The Metro, Chicago, IL – Friday, 09/29/2017
Five years after the departure of Jamie Duffy, the sixth entry in the Chicago ColdWaves event perhaps bore some of the deepest scars in the fight against depression and suicide. As ReGen associate John Galope had stated in the Digressions podcast, “dark music for people with dark thoughts,” more than adequately describing the varying styles of industrial, goth, electro that encompass this music scene. But this year, the reverberations of that statement extended into wider territory [..]
Slighter – the electro/industrial project of Colin Cameron Allrich – has announced the September 25 release of a new album, titled Erode, via Confusion Inc., with a deluxe edition available exclusively on Bandcamp. The deluxe edition of Erode, which will be released in digital download and CD formats, includes a bonus track and five remixes, including one by renowned musician/producer Keith Hillebrandt (ex-Nine Inch Nails). “I was very excited to work on a remix finally with Colin, as we’ve been talking about this for a while,” Hillebrandt stated, further commenting that his Error’d Out mix of “Error” was “really perfect for the type of remixing I like to do – complex, deep sound source with a lot of guitars for me to manipulate.” [..]
Here’s a thought experiment worth investing some time in:
First, let’s consider that from 750 AD on, Arabs kidnapped, killed, and stole Africans. Starting in 1441 or so, Europeans kidnapped, killed, and stole Africans for nearly 450 years. In the colonies, we tend to think that it began in 1619. But by then, there were millions of enslaved Africans in Cuba, Haiti, Brazil, and all over the American territories. Africans were killed and left to die in the act of acquiring them and war and village raids were core sources of that acquisition, leaving sometimes three times the number of people taken, dead.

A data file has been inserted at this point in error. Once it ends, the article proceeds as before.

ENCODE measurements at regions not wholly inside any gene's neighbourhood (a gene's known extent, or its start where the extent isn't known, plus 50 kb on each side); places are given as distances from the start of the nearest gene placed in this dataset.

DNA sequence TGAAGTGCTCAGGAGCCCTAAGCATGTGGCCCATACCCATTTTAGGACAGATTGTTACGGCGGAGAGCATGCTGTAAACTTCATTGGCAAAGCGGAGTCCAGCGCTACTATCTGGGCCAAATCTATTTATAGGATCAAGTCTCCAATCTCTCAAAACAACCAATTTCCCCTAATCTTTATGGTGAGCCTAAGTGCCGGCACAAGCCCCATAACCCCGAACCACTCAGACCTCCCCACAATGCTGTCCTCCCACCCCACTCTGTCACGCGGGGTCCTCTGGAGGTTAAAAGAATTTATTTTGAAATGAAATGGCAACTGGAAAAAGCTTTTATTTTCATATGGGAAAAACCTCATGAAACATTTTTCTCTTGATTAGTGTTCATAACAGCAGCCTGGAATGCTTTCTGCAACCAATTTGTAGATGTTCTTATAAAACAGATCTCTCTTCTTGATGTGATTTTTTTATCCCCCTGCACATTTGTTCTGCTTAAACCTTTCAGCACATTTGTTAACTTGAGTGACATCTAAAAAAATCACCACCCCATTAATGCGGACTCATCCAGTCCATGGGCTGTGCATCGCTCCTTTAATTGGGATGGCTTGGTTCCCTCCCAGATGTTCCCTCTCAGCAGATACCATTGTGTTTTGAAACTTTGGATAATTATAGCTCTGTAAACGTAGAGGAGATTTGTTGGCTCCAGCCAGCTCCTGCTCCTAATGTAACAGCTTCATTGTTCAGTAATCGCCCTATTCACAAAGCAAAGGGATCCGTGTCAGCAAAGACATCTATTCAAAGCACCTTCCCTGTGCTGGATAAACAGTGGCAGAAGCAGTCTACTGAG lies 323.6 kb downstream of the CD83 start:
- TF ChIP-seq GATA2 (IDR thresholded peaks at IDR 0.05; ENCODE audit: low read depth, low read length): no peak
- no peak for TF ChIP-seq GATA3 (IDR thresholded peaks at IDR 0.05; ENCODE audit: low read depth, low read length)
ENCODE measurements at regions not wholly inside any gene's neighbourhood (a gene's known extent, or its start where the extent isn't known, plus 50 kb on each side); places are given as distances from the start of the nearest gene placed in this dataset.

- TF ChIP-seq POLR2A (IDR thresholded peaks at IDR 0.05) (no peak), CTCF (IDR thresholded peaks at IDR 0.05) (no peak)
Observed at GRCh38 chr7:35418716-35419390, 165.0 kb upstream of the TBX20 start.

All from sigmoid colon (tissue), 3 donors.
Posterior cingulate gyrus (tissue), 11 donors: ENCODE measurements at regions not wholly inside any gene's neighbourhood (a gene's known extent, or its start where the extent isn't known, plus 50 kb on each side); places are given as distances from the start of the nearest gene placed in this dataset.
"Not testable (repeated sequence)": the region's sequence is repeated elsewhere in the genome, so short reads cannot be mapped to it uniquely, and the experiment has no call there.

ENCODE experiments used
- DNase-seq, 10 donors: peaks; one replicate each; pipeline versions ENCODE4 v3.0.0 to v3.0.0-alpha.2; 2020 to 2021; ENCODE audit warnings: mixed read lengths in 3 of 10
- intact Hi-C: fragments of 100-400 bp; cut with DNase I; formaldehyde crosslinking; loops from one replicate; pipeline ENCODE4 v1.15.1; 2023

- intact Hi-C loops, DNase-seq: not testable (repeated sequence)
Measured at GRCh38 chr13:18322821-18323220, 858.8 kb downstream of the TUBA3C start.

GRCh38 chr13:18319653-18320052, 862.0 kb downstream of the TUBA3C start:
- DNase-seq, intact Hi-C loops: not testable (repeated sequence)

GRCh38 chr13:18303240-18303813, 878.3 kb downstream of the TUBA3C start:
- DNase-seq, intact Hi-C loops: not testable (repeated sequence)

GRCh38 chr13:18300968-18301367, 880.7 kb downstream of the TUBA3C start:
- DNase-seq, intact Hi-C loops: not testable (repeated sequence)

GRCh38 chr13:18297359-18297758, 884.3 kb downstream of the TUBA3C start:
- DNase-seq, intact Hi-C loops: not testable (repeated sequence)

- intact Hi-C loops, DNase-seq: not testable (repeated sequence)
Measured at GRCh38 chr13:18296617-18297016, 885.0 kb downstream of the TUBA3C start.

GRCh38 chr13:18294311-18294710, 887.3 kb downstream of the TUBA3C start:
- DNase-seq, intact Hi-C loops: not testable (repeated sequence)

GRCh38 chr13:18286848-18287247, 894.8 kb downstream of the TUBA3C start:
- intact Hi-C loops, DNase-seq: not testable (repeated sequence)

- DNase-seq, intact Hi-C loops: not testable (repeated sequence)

Chicago electroscuzz band GoFight continues its ongoing campaign against tyranny and bigotry with the release of a band new single and music video, titled “Pussy,” making its debut on January 20, the day of the U.S. presidential inauguration of Donald Trump. Offered as a free/pay-what-you-want download as part of the band’s “Donation Ware” platform, all proceeds from the single will be donated to the ACLU – The American Civil Liberties Union – with the band encouraging listeners to develop or continue a relationship with the organiztion during the Trump presidency. [..]
The Metro, Chicago, IL – Saturday, 09/24/2016